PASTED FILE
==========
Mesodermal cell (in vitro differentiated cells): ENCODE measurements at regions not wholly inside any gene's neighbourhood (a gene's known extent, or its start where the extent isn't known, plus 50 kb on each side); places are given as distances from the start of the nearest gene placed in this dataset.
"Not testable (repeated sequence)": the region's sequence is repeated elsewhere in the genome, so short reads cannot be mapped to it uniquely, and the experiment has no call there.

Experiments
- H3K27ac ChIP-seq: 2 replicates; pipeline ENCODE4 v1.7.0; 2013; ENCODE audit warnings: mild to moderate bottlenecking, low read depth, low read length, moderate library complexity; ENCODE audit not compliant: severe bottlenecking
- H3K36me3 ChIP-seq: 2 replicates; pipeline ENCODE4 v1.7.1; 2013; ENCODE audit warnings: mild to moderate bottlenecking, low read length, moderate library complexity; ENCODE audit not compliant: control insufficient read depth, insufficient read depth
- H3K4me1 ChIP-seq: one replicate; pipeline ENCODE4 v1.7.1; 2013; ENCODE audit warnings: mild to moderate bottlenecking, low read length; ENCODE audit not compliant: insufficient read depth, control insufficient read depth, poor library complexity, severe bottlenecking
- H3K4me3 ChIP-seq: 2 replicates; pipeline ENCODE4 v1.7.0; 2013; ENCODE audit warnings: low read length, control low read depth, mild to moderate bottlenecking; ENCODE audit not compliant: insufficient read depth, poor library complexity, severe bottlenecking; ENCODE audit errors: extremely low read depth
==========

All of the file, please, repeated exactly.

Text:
Mesodermal cell (in vitro differentiated cells): ENCODE measurements at regions not wholly inside any gene's neighbourhood (a gene's known extent, or its start where the extent isn't known, plus 50 kb on each side); places are given as distances from the start of the nearest gene placed in this dataset.
"Not testable (repeated sequence)": the region's sequence is repeated elsewhere in the genome, so short reads cannot be mapped to it uniquely, and the experiment has no call there.

Experiments
- H3K27ac ChIP-seq: 2 replicates; pipeline ENCODE4 v1.7.0; 2013; ENCODE audit warnings: mild to moderate bottlenecking, low read depth, low read length, moderate library complexity; ENCODE audit not compliant: severe bottlenecking
- H3K36me3 ChIP-seq: 2 replicates; pipeline ENCODE4 v1.7.1; 2013; ENCODE audit warnings: mild to moderate bottlenecking, low read length, moderate library complexity; ENCODE audit not compliant: control insufficient read depth, insufficient read depth
- H3K4me1 ChIP-seq: one replicate; pipeline ENCODE4 v1.7.1; 2013; ENCODE audit warnings: mild to moderate bottlenecking, low read length; ENCODE audit not compliant: insufficient read depth, control insufficient read depth, poor library complexity, severe bottlenecking
- H3K4me3 ChIP-seq: 2 replicates; pipeline ENCODE4 v1.7.0; 2013; ENCODE audit warnings: low read length, control low read depth, mild to moderate bottlenecking; ENCODE audit not compliant: insufficient read depth, poor library complexity, severe bottlenecking; ENCODE audit errors: extremely low read depth